Israel’s 66th Independence Day, 2014.
On the eve of Israel’s 66th Independence Day, Minister of Finance Yair Lapid announced on his Facebook page that he had decided to resign.
It was Lapid’s 120th post to his half million Facebook friends, but the title that he gave it this time seemed even more sensational than usual. “Let’s Talk About (Prime Minister Benjamin) Bibi Netanyahu,” he wrote, and he spent 2,000 words doing just that. With remarkable proficiency, Lapid described how Netanyahu had deceived him when he promised to get the diplomatic process moving — writing that what actually happened was that Netanyahu succumbed to Knesset Members Zeev Elkin and Danny Danon. Not only did he shut the door on Abu Mazen. He also made a mockery of President Barack Obama, he explained. Once again, the journalists were fuming. Lapid bypassed them with his dramatic announcement by sending it directly to Facebook.
The moribund diplomatic process may have been the official reason for the crisis initiated by Lapid two weeks earlier, but his real motive was that he wanted to get as far away as possible from the Finance Ministry, and he wanted to do it as quickly as possible.
Ever since he took that demanding job, the country’s rising political star and leader of the Israeli middle class was forced to contend with an enormous budget deficit of over NIS 20 billion [$5.5 billion]. He did that by imposing a growing number of financial edicts on his electorate. VAT was raised by a full percentage point, and entitlements and benefits were cut. But gas prices continued to climb, and so did the cost of housing, an issue that sparked the major social protests of the summer of 2011. Europe’s economy was caught up in a serious crisis, and the Israeli economy followed with a dizzying downward spiral.
Netanyahu never gave Lapid the backing he needed, despite all of his promises. Rather, he enjoyed standing off to the side, watching Lapid suffer the slings and arrows of an outraged public. Lapid’s stature was being diminished, and with it his dream of replacing Netanyahu in the prime minister’s office. In carefully worded messages that Lapid posted just about every day to hundreds of thousands of Facebook friends, he tried to mollify the angry masses, who held his house under siege with their endless demonstrations. “Lapid turned on us!” “Where’s the money?” That was the writing on the wall, or more precisely, on signs that appeared on the walls near the finance minister’s home. Tel Aviv’s exclusive Ramat Aviv Gimel neighborhood, where he lives, was more like a fortress under siege than a quiet, upper-class residential area.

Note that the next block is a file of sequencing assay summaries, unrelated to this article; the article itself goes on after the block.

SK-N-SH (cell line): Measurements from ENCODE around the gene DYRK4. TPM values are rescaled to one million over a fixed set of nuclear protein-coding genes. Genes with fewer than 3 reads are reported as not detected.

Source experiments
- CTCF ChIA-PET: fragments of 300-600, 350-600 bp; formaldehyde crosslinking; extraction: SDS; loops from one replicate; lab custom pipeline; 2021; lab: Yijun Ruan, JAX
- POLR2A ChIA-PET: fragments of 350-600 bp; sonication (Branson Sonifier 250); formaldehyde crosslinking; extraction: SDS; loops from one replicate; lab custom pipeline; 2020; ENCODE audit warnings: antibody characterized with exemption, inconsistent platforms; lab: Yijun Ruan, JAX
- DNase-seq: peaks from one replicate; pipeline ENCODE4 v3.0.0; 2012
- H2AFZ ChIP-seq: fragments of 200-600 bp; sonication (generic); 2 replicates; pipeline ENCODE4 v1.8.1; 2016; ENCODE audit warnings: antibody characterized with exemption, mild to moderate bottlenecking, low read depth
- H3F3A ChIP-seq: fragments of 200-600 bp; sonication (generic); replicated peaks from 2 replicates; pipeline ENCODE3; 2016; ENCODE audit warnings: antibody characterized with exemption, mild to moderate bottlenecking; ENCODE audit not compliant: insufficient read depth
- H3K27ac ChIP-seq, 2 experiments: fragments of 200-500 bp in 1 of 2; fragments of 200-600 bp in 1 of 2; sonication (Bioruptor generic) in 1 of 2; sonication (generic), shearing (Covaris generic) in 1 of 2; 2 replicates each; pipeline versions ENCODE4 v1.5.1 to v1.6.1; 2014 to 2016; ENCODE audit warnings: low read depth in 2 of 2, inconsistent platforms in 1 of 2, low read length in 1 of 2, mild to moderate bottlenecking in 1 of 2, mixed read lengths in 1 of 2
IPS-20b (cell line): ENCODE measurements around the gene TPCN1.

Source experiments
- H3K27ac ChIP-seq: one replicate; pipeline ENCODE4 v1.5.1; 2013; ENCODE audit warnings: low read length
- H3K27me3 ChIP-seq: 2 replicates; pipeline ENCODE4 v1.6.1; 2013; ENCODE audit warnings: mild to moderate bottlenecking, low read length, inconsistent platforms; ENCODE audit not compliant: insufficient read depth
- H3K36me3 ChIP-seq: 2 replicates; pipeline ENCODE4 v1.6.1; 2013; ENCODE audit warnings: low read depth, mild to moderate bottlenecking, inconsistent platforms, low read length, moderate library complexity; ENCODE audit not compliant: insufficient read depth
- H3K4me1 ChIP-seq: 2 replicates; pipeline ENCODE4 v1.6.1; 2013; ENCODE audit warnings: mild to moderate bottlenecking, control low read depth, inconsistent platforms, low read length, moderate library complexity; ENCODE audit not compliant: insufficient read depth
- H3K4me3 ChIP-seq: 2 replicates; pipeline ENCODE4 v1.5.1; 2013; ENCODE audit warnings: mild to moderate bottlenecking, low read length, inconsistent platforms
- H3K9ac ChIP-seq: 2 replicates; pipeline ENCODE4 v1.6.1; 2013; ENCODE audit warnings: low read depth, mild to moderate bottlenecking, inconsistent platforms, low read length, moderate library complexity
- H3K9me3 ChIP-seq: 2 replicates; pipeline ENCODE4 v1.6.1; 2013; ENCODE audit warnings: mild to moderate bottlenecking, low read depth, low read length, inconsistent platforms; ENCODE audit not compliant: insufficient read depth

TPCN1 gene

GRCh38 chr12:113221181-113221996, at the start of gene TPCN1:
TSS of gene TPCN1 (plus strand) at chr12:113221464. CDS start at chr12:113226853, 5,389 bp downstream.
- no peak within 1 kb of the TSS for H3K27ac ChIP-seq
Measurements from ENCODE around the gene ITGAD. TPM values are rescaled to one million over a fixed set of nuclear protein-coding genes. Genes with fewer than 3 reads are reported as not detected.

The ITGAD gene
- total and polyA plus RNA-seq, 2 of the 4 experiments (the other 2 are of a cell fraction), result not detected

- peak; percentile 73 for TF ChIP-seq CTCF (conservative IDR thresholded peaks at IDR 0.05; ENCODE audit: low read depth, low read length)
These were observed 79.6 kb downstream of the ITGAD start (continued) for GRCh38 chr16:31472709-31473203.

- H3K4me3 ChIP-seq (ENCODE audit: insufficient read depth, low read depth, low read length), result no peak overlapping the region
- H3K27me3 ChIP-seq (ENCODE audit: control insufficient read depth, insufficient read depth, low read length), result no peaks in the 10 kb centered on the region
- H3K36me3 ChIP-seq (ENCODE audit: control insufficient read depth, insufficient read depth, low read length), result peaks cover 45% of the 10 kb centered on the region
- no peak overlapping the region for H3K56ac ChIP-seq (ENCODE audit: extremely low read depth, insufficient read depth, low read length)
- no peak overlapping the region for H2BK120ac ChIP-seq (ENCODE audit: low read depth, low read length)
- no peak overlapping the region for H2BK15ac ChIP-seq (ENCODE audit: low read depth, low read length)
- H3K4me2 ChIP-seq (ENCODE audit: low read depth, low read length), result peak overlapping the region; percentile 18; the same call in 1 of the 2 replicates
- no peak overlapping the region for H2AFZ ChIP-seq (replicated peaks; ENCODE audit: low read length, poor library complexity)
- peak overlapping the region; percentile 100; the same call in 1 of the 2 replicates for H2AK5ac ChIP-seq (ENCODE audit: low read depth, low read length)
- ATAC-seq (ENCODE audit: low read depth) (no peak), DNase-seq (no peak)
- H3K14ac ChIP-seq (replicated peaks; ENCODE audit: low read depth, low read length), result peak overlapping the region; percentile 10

Even in the months leading up to his dramatic decision to leave the coalition, Lapid continued posting optimistic personal messages on his Facebook page. “Hold on tight!” he urged his supporters, who felt that they had been deceived. “I know it’s not easy. You can’t turn the economy around in a day, or even in three months. People say that the only thing Israelis care about is their money. I don’t believe that for a minute.” In another post he wrote, “Israelis are angry that their money is going to all the wrong places,” but he ended his post in a more confident tone: “I’ve taken a lot of flak over my Riki Cohen post, but I don’t regret it for a minute. Great leaders make great decisions. I know it hurts. I know it will take time, but it will work out in the end.”